Gen. Early’s loss at Third Winchester opened the Shenandoah Valley to Union destruction and Gen. Sheridan lost no time in dispatching his troops south to lay waste the land and the harvest Early’s troops had been protecting.
Sheridan reported setting ablaze more than 70 mills and 2,000 barns from Staunton in the south about 60 miles north to Strasburg, in what became known to Valley natives as the “Burning,” or “Red October.” The skies were dark with smoke.
It was federal policy to destroy all subsistence, all animal forage, and all farming implements. Only dwellings were to be spared, though, inevitably, some were burned. The roads were clogged with refugees.
“Carry off stock of all descriptions, and negroes, so as to prevent further planting,” Gen. Grant reiterated to Sheridan, according to independent historian Shelby Foote. “If this war is to last another year we want the Shenandoah Valley to remain a barren waste.”
Kershaw’s Division, including the 13th Regiment, had returned from Gordonsville too late to participate in Early’s third loss to Sheridan on Sept. 21, at Fisher’s Hill, southwest of Strasburg.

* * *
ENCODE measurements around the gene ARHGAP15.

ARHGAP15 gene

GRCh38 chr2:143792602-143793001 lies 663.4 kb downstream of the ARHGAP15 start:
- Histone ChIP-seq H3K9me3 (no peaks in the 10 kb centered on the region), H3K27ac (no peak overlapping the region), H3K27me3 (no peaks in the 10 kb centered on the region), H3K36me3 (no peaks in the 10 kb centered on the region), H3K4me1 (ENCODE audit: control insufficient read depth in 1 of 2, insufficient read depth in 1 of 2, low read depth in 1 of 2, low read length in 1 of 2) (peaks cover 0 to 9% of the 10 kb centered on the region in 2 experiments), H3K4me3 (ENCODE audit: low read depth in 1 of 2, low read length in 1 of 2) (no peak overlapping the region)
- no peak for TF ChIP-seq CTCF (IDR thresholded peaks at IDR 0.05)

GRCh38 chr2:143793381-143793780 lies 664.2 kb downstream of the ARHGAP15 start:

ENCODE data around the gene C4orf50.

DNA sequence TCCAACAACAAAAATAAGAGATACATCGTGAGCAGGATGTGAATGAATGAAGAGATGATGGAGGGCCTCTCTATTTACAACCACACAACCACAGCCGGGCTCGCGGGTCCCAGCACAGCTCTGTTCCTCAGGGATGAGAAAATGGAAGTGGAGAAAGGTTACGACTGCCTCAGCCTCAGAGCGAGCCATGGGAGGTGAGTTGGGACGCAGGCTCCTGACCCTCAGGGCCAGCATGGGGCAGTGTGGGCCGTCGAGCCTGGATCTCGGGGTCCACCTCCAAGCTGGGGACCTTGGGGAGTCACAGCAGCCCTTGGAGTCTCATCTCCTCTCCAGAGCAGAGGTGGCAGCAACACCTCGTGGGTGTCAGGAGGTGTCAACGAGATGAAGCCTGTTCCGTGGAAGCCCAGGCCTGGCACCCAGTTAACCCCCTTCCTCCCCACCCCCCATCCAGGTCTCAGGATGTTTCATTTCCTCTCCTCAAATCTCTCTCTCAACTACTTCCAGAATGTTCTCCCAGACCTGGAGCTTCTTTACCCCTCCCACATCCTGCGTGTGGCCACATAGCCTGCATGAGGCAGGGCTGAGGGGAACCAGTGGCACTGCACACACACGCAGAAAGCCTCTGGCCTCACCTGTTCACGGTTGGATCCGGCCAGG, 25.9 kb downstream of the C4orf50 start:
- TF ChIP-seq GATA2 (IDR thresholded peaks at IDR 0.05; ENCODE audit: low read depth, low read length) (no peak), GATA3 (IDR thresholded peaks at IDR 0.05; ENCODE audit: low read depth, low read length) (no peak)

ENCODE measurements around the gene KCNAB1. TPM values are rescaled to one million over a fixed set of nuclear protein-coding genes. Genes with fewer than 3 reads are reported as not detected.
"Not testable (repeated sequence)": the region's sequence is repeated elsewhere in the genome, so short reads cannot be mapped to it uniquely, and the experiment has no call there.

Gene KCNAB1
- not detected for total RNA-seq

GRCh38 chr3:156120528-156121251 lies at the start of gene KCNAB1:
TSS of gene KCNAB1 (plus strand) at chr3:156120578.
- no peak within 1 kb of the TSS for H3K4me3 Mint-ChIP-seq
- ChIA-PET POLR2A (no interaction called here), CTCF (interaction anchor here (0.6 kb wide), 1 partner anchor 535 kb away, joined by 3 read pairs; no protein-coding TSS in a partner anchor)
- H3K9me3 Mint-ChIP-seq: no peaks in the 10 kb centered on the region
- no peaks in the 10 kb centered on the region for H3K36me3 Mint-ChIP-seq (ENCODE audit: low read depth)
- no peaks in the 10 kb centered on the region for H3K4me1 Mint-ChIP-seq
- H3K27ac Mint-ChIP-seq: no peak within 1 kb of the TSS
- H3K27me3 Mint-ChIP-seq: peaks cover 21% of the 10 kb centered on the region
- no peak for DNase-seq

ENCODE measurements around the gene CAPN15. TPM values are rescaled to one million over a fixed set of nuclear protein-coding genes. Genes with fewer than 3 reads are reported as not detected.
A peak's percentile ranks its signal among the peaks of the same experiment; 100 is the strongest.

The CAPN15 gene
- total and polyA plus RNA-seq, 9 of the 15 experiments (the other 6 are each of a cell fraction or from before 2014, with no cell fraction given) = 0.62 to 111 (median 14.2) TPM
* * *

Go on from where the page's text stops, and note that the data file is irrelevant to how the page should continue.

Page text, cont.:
The 13th regiment was well south of there, more than 65 miles away, at Port Republic, about 15 miles northeast of Staunton. But Early’s troops soon had retreated to Staunton and the 13th was subsequently involved with them in skirmishes with the Yankees near Rockfish Gap and Brown’s Gap.
Gen. Lee encouraged Early to keep trying to drive Sheridan from the Valley. In an October 12 letter, Lee told Early: “You had better move against him and endeavor to crush him. … I do not think Sheridan’s infantry or cavalry numerically as large as you suppose.”
The Yankees nevertheless outnumbered Early’s army by almost 2 to 1. Yet he was determined to avenge the Valley’s destruction and his own reputation. He would soon get his chance.